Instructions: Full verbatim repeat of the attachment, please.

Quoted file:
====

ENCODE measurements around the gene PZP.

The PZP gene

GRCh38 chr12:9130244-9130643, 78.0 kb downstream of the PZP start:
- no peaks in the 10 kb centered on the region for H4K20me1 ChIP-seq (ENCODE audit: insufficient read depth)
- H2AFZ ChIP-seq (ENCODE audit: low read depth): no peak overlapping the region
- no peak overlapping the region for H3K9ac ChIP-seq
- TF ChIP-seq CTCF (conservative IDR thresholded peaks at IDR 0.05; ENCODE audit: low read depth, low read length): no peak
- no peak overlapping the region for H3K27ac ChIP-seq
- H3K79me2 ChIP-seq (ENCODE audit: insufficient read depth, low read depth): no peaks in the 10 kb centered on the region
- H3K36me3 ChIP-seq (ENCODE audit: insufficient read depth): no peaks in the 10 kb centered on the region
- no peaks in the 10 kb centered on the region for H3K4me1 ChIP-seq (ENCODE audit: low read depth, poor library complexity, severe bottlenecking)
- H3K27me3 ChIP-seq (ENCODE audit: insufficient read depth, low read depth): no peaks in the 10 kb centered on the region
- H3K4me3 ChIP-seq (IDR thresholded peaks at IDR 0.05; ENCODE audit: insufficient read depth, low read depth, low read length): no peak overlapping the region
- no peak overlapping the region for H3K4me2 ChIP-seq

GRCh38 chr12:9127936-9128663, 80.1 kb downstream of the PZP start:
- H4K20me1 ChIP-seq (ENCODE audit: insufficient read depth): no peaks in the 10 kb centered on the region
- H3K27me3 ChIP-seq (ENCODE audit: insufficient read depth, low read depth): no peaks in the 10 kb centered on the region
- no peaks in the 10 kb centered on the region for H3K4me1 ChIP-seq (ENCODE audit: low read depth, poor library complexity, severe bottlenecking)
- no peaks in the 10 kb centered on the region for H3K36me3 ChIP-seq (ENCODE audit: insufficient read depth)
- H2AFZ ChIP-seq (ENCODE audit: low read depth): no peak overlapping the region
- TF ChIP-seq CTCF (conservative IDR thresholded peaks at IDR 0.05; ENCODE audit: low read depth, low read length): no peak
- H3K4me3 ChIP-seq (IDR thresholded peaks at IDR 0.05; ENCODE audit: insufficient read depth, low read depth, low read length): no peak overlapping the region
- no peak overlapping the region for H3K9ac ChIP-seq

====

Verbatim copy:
ENCODE measurements around the gene PZP.

The PZP gene

GRCh38 chr12:9130244-9130643, 78.0 kb downstream of the PZP start:
- no peaks in the 10 kb centered on the region for H4K20me1 ChIP-seq (ENCODE audit: insufficient read depth)
- H2AFZ ChIP-seq (ENCODE audit: low read depth): no peak overlapping the region
- no peak overlapping the region for H3K9ac ChIP-seq
- TF ChIP-seq CTCF (conservative IDR thresholded peaks at IDR 0.05; ENCODE audit: low read depth, low read length): no peak
- no peak overlapping the region for H3K27ac ChIP-seq
- H3K79me2 ChIP-seq (ENCODE audit: insufficient read depth, low read depth): no peaks in the 10 kb centered on the region
- H3K36me3 ChIP-seq (ENCODE audit: insufficient read depth): no peaks in the 10 kb centered on the region
- no peaks in the 10 kb centered on the region for H3K4me1 ChIP-seq (ENCODE audit: low read depth, poor library complexity, severe bottlenecking)
- H3K27me3 ChIP-seq (ENCODE audit: insufficient read depth, low read depth): no peaks in the 10 kb centered on the region
- H3K4me3 ChIP-seq (IDR thresholded peaks at IDR 0.05; ENCODE audit: insufficient read depth, low read depth, low read length): no peak overlapping the region
- no peak overlapping the region for H3K4me2 ChIP-seq

GRCh38 chr12:9127936-9128663, 80.1 kb downstream of the PZP start:
- H4K20me1 ChIP-seq (ENCODE audit: insufficient read depth): no peaks in the 10 kb centered on the region
- H3K27me3 ChIP-seq (ENCODE audit: insufficient read depth, low read depth): no peaks in the 10 kb centered on the region
- no peaks in the 10 kb centered on the region for H3K4me1 ChIP-seq (ENCODE audit: low read depth, poor library complexity, severe bottlenecking)
- no peaks in the 10 kb centered on the region for H3K36me3 ChIP-seq (ENCODE audit: insufficient read depth)
- H2AFZ ChIP-seq (ENCODE audit: low read depth): no peak overlapping the region
- TF ChIP-seq CTCF (conservative IDR thresholded peaks at IDR 0.05; ENCODE audit: low read depth, low read length): no peak
- H3K4me3 ChIP-seq (IDR thresholded peaks at IDR 0.05; ENCODE audit: insufficient read depth, low read depth, low read length): no peak overlapping the region
- no peak overlapping the region for H3K9ac ChIP-seq